AHCA Approved By House
What does its passage mean in California?
Last week the House of Representatives passed the American Health Care Act by the narrowest of margins, with all Democrats and 20 Republicans voting no. It succeeded because of amendments to satisfy the so-called "Freedom Caucus" of very conservative Republicans, who objected to the bill in March, because it left too much of the Affordable Care Act intact.
The key amendment was to allow states to eliminate pre-existing condition protections, and replace them with high risk pools that could be subsidized with federal funds.
The main focus of the media was on pre-existing conditions, which will include and adversely affect, people with mental illnesses and substance use disorders. Both would be considered pre-existing conditions, even if the only treatment was one or two visits to a therapist, or a single prescription for an antidepressant.
Not Likely To Pass In Senate Without Major Changes
At least for this year it seems unlikely that a bill that goes this far will be enacted. Several Senate Republicans are on record opposing cuts in Medicaid, with at least one stating that Medicaid expansion is essential in fight the opioid epidemic.
Accordingly, experts in Washington give the bill no chance of passage in the Senate in its current form. Whether there is some type of compromise that would generate the sufficient votes in the Senate is impossible to predict at this time. In any event, we in California will have no direct influence over the handful of Senate Republicans in whose hands our fate presently seems to rest.
All 14 California Republicans Voted For The Measure
We have 14 House Republicans in California that are neither in the conservative block nor the moderate block of Republicans who were opposed to the bill last month. Last week it appeared as though several of them had reservations about the bill; at least one congressman (Jeff Denham) was opposed before the final amendment that added funding to the high risk pools.
All 14 voted for the measure, including the seven representing congressional districts carried by Democratic presidential candidate Hillary Clinton. This has been interpreted to mean that they were convinced that the political advantages of fulfilling the promises made to repeal Obama Care, and the opportunities presented by remaining in good graces with the President and House leadership, as well as their own political base, outweighed the risks of offending the many constituencies who may work against their reelection next year.
Develop A Relationship And Tell Your Story
Our role at this time is to continue to build relationships and educate others about how behavioral health problems affect all of us, and how important it is to have insurance coverage and federal funding to address these issues.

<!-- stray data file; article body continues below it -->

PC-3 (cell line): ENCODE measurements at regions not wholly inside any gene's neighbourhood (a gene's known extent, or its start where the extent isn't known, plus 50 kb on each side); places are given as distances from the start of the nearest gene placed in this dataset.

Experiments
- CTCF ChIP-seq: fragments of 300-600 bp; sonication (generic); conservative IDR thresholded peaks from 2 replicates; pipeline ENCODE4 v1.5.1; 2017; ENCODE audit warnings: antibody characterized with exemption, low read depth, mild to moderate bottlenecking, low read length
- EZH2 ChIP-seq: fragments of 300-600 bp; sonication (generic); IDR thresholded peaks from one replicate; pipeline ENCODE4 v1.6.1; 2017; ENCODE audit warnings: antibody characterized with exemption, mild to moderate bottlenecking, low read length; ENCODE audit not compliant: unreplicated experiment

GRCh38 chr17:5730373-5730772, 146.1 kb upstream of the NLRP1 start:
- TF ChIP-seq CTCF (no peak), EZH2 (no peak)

If you are a consumer or family member, your personal story is extremely powerful and important. You don't need to have a story like Jimmy Kimmel's baby to make the point about a pre-existing condition. Simply state what you have been through and the amount of care that has been, and will be, required.
Make sure to cover the fact that most adults with severe mental illness lose their jobs and employer-provided insurance and must depend on Medi-Cal, which this law significantly cuts.
If you are a provider, talk about the success you've had with the people you serve. Tell them how many fewer of them you'd be able to serve if millions of people lost their public or private health insurance.
Governor's May Revise Budget Will Be Out On May 11
In most years, we have a pretty good idea of what the revised budget will do, as it usually continues the trend that existed in January. However, this is a very unusual year. April tax collections were below expectations, but we also had the major IPO from Snapchat. That was bigger than the one from Google 10 years ago, which was credited with balancing the state budget all by itself and could mean increased revenue forecasts for 2017-18. We also don't know how cautious the financial forecast will be, based upon fears of cuts in federal funding. Had the House failed to pass a health care measure, those fears likely would've been significantly reduced. Its passage could lead to a continued cautious forecast, even though Senate passage is unlikely.
A more optimistic budget forecast could lead to restoration of the $17 million in Youth Crisis funding that was cut in the Governor's January budget, as well as other budget priorities such as the realignment of In-Home Support Services that would reduce County mental health funding by $25 million in 2017-18, and increasing annual amounts thereafter.
A cautious budget puts these funds at risk and requires an all-out effort to get legislative leaders to make these the top priority in their negotiations with the Governor. We will have a special update sent to our members and an advocacy request if that looks necessary when we see the May Revise.